"...the learning process, that interaction between humans and between us and our environment, that complicated psychological and cultural practice, that dance of motivation and compulsion, is being handcuffed into narrow moments of transmission -- the downloading of facts. Students today are so deeply surveilled by security guards, teachers, administrators, and ubiquitous cameras; their acts in class are so patrolled in the search for errors, wrong answers, mistakes, missteps, and hesitations; their imaginations so hemmed in by the demands of the tests; and the brilliance, capacity, and literacy brought from home so discounted and attacked as simply a deficit; that the inspiration and curiosity for learning is being beat out of them. Those who excel, and some do, are a testament to the capacity of some children to endure boredom and persevere in doing what they are told. That is how the best of learning has become a crime. And it is time we called for a decriminalization campaign."Rick Ayers is adjunct professor in education at the University of San Francisco.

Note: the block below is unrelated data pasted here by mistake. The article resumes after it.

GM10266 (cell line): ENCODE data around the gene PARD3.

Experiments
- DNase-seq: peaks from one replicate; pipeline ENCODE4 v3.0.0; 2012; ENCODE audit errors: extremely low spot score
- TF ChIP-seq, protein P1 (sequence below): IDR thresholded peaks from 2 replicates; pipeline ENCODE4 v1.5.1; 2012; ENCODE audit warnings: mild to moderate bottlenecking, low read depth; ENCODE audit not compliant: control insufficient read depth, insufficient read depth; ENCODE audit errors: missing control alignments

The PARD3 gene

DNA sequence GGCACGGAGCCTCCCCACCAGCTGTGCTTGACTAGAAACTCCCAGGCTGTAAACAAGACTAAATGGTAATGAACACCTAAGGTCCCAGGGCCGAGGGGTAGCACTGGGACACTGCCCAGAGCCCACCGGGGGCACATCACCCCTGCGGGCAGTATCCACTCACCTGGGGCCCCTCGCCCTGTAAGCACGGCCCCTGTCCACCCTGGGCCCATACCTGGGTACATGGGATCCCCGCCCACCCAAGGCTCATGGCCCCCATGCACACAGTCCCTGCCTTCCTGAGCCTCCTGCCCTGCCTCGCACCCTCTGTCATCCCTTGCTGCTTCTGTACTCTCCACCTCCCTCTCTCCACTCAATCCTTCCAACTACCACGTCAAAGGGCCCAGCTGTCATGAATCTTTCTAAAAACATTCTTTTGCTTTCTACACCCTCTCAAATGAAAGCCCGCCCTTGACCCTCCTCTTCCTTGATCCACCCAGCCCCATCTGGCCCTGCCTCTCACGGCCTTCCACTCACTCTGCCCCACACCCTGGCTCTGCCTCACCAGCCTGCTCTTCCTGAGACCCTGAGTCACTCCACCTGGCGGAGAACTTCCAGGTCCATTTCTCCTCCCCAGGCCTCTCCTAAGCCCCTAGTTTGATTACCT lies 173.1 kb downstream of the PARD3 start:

Saturday, October 09, 2010
The title is a bit fuzzy about the term or exactly how it applies, but this essay from Rick Ayers, It's time to Decriminalize Learning, suggests that American education is tied ball and chain to standardized testing and the pretense that standardized testing can provide meaningful data in assessment of school and educational quality.